Get with the Program: Mainline Churches Drag Their Feet on Welfare Reform
Sherman, Amy L., The American Enterprise
Everyone's enthusiastic these days about increasing the role of private charities--especially religious charities--in helping poor families. Everyone, that is, except some religious groups themselves. Congressional supporters of welfare reform hoped that the new law would invigorate private charitable initiatives. They even included in the bill language explicitly protecting the religious integrity and freedom of faith-based groups that accept governmental funds to expand their ministries (the so-called Ashcroft Charitable Choice provisions). But, tragically, instead of rising to the challenge of increased service opportunities, major segments of the religious community have lashed out against welfare reform.
A joint statement by the National Council of Churches, the Congress of National Black Churches, and the Synagogue Council of America, for example, alleges that welfare reform "violates the tenets of faith--mercy and justice." John Carr of the United States Catholic Conference said approval of the welfare bill marked "a sad day for America." The national headquarters of the Episcopal Church criticized the reform bill as an "inappropriate and brutal instrument." Left-wing evangelical Jim Wallis argued that Clinton's signature on the law "sacrificed hundreds of thousands of poor children" to the President's bid for reelection. David Beckmann of Bread for the World was "appalled" at the legislation and insisted that "virtually all the charities of the religious organizations in the country" oppose the law.
Apparently, Beckmann and company have neglected to consult with numerous people who actually work with the poor. John Perkins, an African-American evangelical who founded the Christian Community Development Association (composed of approximately 250 faith-based poverty-fighting groups), has long been an outspoken critic of the welfare system and an advocate of reform. For years, Rev. Gerald Austin of the Center for Urban Missions in inner-city Birmingham has lamented how the entitlement system induces families to "make peace with poverty." Rev. Tony Evans of The Urban Alternative (which helps inner-city youth in Dallas) tells his mostly black congregation that nobody should be on welfare because of its corrosive effects. (Evans' church operates an elaborate outreach to poor families that provides emergency cash assistance as well as long-term aid in the form of job training and placement programs.) These and many other frontline workers in face-to-face relationships with poor people believe that serious alterations to the welfare system are necessary, and that the new law takes important steps toward a better model of compassion.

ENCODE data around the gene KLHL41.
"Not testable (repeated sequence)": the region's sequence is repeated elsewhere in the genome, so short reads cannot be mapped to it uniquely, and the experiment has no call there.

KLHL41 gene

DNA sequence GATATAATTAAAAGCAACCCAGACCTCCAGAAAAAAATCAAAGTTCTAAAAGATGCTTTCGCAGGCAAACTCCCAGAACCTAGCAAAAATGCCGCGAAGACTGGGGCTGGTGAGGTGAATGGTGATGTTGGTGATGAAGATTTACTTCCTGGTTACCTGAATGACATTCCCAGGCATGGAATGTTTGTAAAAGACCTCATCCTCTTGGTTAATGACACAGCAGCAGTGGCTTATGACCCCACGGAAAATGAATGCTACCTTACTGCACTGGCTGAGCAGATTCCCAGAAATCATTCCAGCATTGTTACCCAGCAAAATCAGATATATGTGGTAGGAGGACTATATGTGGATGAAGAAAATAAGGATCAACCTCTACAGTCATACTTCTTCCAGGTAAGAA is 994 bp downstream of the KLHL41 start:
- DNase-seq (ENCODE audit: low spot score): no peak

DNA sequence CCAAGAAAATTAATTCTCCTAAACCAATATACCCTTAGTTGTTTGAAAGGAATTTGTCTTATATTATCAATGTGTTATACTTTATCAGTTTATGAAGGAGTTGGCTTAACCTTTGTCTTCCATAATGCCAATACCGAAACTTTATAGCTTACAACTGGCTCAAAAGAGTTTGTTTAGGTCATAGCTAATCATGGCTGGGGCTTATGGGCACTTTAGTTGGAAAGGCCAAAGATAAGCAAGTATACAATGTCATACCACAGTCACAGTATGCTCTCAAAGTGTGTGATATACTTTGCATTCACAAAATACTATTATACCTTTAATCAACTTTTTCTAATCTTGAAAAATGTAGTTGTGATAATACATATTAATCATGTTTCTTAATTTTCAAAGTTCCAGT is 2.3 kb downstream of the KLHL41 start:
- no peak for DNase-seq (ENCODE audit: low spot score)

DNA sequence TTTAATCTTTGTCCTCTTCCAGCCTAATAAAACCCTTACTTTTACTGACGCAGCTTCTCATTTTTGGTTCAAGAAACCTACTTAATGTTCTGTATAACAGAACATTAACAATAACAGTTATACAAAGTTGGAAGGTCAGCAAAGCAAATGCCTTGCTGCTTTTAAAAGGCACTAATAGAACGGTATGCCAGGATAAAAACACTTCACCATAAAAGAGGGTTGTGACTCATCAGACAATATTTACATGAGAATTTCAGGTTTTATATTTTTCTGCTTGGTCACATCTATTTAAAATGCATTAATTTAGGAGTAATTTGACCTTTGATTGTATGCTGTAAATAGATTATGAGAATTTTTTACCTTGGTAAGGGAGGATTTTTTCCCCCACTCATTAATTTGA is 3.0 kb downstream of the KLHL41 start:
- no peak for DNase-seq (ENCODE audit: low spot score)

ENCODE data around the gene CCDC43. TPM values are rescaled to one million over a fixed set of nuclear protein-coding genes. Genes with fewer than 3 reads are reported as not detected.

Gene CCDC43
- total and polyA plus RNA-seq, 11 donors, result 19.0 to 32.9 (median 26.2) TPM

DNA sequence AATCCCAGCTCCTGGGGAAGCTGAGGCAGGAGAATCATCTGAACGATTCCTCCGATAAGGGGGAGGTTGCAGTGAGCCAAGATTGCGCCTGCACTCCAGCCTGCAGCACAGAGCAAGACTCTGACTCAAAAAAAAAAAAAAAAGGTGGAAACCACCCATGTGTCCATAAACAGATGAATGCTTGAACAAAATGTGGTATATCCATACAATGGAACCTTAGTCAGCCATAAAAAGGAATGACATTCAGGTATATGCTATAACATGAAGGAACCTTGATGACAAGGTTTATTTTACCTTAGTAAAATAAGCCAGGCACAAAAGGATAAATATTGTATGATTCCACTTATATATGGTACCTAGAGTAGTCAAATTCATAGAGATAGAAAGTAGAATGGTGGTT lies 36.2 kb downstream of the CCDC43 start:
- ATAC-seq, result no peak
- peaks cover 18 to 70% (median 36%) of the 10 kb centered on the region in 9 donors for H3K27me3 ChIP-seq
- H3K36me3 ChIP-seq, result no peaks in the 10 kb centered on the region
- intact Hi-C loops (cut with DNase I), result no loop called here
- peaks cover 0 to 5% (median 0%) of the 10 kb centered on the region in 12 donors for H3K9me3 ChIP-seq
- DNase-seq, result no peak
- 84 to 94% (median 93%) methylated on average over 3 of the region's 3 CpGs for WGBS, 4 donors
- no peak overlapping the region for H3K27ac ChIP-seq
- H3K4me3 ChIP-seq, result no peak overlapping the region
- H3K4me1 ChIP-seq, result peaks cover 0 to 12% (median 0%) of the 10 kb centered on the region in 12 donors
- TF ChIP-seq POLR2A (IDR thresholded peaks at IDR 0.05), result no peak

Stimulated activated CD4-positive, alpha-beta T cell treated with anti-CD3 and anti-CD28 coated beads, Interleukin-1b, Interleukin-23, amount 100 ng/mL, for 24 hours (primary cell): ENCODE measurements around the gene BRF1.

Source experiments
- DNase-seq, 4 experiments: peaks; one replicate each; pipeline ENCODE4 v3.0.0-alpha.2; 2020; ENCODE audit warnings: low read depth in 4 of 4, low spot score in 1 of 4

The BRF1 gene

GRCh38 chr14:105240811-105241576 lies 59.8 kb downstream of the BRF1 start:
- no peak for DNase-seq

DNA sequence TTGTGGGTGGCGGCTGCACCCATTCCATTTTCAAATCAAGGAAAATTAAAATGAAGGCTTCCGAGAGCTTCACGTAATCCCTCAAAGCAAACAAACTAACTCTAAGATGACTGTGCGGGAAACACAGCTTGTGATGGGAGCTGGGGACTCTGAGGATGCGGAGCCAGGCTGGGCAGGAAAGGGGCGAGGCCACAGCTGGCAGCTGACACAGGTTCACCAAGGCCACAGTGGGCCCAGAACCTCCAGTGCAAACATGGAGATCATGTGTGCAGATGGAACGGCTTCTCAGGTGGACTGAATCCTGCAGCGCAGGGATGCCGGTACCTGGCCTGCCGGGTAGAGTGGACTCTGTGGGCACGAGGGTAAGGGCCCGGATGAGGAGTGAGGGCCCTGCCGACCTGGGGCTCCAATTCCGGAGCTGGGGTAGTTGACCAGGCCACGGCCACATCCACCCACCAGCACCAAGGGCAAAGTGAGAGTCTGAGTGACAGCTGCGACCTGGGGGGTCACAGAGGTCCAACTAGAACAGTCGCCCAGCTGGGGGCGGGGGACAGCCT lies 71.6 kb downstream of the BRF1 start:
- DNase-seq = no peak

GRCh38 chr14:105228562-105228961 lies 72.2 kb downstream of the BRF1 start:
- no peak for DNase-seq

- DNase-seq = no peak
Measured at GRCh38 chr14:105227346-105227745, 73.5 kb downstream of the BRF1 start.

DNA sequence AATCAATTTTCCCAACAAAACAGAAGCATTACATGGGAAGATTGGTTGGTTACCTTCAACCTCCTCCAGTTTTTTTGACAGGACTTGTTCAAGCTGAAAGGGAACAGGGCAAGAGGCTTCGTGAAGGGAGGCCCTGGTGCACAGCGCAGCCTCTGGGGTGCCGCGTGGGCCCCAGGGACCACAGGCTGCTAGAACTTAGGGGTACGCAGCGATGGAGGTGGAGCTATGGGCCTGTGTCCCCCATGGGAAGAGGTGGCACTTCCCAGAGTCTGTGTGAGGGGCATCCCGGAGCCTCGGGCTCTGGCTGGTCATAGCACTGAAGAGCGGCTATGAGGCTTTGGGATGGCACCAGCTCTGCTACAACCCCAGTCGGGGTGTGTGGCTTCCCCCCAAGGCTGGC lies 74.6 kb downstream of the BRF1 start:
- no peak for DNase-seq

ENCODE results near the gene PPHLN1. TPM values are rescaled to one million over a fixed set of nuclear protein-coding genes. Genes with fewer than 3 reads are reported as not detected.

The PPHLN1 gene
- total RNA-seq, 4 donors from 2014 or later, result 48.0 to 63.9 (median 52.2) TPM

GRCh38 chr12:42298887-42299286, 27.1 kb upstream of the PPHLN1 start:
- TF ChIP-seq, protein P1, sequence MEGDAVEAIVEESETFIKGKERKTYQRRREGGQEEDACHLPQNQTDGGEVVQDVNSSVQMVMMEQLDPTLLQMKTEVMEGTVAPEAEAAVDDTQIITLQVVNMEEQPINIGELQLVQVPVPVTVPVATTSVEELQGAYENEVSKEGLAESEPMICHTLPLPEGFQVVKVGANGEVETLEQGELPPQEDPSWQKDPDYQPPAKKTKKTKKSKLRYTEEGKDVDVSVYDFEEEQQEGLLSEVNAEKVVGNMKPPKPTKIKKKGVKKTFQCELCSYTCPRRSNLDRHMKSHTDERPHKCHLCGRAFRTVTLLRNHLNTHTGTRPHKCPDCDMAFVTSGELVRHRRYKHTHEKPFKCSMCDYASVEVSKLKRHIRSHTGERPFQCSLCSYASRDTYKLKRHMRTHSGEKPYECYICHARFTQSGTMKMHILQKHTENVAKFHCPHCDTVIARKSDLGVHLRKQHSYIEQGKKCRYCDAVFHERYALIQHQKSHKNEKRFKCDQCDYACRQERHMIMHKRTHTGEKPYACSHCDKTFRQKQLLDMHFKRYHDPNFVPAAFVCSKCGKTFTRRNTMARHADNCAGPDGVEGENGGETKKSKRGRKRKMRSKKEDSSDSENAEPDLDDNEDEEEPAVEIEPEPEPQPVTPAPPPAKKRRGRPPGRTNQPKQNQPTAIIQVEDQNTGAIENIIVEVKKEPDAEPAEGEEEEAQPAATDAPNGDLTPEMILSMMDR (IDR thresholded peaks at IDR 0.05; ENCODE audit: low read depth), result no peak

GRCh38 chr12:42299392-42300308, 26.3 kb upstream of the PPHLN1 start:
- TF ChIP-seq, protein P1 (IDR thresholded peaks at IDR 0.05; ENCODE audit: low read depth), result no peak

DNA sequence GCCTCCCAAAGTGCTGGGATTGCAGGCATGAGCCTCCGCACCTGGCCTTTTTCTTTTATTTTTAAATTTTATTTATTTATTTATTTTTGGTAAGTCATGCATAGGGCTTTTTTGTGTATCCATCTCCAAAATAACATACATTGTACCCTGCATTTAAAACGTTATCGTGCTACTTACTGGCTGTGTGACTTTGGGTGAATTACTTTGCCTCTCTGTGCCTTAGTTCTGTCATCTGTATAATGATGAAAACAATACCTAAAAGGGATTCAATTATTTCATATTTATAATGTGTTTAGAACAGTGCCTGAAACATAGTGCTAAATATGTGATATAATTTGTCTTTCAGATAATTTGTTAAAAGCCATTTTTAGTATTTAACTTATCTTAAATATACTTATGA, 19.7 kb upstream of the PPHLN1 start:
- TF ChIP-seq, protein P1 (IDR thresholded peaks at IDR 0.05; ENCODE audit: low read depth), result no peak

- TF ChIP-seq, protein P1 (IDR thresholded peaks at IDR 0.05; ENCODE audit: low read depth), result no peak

The new legislation is not perfect, but is it really "appalling" and "brutal" to ask able-bodied, childless individuals to work half-time in order to receive food stamps? Is it really "destructive" and "morally reprehensible" for the government to withhold cash payments to drug addicts, or to require single women to help establish the paternity of their children, or to insist that teenage moms stay in school?
These features of the new legislation are just the sorts of measures that many successful faith-based groups working at the grassroots have employed in their own outreach programs. Lawndale Community Church, which has revitalized several blocks in inner-city Chicago, asks able-bodied people to work for a short period--vacuuming, cleaning, setting up rooms--in exchange for emergency cash assistance or groceries. The workers of STEP 13, a faith-based outreach to drug abusers in Denver, never give money to addicts or alcoholics) they offer tough love instead. Religious groups working with at-risk teenagers in Washington and Phoenix preach sexual abstinence and reward kids who finish high school. In a deliberately counter-cultural move, many faith-based groups encourage people who are hurting not to view themselves exclusively as victims but as God's children, capable of assuming responsibility for their actions. …